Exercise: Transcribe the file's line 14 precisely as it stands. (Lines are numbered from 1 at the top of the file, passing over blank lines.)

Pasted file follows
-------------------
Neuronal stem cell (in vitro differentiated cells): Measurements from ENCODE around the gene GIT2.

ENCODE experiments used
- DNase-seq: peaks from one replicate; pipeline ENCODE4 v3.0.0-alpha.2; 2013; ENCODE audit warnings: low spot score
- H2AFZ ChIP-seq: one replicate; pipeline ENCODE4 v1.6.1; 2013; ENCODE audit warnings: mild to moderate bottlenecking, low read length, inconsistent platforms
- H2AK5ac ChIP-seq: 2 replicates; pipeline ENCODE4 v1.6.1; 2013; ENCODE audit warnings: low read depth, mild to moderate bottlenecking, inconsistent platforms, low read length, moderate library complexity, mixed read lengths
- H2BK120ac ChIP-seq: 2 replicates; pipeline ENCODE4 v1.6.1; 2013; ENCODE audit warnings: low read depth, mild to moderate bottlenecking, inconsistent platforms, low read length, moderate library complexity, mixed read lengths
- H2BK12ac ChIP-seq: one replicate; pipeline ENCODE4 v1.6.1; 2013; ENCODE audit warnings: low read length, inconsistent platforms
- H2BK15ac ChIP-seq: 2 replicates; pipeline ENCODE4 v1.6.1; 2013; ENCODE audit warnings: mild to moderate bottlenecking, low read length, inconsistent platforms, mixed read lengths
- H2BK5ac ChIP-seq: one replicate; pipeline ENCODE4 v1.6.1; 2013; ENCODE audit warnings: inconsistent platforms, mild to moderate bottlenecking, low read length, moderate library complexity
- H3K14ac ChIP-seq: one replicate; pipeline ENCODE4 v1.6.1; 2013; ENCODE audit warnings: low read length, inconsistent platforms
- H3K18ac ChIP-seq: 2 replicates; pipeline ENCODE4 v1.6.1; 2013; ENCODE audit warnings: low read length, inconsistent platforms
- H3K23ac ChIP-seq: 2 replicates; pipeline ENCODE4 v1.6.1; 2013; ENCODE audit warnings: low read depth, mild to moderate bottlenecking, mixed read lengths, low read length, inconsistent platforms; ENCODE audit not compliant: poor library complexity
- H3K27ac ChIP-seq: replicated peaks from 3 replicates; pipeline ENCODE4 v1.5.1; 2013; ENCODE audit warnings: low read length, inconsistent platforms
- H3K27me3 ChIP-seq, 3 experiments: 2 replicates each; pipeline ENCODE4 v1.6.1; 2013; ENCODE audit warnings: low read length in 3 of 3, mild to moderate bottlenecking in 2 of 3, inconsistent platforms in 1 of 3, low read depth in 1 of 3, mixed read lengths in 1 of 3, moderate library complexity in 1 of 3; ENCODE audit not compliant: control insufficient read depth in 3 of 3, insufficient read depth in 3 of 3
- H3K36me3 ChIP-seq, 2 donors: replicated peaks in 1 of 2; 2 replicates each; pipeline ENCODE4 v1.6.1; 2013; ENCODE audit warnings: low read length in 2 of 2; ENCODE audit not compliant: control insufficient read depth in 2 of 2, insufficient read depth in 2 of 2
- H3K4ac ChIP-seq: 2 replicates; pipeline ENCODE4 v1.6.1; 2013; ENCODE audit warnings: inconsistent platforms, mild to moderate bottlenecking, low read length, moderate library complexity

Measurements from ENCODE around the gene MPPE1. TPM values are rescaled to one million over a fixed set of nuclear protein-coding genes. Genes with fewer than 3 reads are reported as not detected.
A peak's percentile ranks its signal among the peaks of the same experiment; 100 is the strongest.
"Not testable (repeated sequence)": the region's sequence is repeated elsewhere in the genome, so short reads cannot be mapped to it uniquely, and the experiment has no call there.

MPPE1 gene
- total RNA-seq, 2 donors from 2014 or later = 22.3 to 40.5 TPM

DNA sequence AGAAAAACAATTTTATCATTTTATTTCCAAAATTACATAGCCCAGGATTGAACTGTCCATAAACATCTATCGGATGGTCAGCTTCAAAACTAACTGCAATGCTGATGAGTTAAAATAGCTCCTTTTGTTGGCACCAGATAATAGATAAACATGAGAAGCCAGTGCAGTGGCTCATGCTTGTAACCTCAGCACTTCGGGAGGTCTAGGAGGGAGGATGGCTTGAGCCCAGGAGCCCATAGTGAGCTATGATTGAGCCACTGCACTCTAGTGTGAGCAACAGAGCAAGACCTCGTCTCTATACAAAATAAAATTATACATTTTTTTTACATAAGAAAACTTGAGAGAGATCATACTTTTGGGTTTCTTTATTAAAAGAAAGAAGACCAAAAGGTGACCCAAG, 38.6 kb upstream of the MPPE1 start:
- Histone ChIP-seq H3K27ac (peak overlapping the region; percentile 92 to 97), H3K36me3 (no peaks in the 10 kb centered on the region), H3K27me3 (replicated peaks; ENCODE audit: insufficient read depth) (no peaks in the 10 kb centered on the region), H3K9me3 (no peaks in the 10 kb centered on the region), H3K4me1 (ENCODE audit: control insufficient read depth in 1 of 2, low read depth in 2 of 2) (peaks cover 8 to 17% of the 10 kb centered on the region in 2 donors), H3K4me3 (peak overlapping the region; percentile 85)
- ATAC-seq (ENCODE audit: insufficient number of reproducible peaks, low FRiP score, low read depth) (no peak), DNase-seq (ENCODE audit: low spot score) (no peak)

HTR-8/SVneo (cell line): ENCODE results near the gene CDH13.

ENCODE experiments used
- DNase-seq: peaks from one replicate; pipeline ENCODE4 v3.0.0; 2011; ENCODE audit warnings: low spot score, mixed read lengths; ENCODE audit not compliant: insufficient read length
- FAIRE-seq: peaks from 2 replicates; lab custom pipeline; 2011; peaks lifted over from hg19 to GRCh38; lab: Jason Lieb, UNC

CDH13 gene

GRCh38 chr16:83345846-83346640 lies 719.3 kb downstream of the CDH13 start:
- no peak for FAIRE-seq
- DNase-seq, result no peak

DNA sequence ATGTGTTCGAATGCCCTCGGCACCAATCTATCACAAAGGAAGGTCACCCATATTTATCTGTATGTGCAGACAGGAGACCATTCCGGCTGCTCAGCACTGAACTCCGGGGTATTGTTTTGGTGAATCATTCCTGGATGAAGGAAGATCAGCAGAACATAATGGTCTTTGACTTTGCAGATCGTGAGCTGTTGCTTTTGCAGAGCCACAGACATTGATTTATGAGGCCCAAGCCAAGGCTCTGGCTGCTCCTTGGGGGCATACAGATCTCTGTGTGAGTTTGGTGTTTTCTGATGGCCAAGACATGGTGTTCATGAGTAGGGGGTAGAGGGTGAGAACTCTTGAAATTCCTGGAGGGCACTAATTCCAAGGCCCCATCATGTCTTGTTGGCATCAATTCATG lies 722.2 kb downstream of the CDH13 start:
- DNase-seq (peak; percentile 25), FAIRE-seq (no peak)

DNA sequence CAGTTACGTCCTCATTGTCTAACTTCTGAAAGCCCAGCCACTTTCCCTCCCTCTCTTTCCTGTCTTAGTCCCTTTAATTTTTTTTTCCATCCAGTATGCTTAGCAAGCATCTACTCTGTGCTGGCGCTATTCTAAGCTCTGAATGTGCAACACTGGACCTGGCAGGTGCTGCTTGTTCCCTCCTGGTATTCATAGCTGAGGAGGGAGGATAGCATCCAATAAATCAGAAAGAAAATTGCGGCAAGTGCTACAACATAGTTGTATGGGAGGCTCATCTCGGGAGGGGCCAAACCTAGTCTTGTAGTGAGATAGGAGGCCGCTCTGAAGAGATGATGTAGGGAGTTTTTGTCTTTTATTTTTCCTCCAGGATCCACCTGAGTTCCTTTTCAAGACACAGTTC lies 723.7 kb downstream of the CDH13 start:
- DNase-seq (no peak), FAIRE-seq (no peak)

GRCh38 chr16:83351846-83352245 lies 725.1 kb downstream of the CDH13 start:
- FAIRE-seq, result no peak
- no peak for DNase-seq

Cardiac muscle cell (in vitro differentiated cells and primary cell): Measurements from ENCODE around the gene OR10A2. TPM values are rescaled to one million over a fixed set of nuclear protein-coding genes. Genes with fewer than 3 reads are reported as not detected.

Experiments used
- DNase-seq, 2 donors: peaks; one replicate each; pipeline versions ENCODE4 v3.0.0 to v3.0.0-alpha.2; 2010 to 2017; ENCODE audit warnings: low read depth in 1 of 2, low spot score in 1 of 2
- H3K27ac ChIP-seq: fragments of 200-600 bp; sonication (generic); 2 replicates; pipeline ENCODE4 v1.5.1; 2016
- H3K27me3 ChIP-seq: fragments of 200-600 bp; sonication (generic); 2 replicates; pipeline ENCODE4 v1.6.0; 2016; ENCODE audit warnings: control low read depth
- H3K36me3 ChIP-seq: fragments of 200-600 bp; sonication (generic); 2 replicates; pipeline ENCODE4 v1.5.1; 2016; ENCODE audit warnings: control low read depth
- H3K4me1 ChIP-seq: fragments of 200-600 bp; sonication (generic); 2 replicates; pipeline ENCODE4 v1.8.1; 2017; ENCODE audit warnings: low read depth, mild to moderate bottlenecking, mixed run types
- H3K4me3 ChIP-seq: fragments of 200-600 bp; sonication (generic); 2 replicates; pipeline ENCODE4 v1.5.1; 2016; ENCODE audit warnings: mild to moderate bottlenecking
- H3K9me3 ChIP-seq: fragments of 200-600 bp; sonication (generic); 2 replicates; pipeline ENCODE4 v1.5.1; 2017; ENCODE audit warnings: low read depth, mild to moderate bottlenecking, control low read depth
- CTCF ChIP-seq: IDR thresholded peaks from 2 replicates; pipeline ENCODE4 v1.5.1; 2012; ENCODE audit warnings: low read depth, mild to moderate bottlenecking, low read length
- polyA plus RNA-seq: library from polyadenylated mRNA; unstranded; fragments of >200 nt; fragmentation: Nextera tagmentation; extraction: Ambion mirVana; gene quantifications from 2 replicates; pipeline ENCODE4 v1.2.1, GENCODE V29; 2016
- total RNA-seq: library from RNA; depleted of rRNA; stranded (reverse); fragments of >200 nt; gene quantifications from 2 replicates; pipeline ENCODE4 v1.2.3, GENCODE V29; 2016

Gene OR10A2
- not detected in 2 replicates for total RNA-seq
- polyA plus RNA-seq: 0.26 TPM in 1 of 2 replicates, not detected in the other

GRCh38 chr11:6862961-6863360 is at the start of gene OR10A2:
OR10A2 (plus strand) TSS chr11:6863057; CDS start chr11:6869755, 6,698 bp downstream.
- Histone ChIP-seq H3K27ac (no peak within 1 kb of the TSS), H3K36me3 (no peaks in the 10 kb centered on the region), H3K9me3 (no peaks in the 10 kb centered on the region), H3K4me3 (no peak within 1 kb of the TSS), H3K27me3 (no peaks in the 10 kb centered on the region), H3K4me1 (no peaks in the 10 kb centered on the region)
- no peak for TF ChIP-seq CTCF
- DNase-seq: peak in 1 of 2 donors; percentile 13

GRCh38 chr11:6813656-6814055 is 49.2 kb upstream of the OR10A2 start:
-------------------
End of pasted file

- H3K27me3 ChIP-seq, 3 experiments: 2 replicates each; pipeline ENCODE4 v1.6.1; 2013; ENCODE audit warnings: low read length in 3 of 3, mild to moderate bottlenecking in 2 of 3, inconsistent platforms in 1 of 3, low read depth in 1 of 3, mixed read lengths in 1 of 3, moderate library complexity in 1 of 3; ENCODE audit not compliant: control insufficient read depth in 3 of 3, insufficient read depth in 3 of 3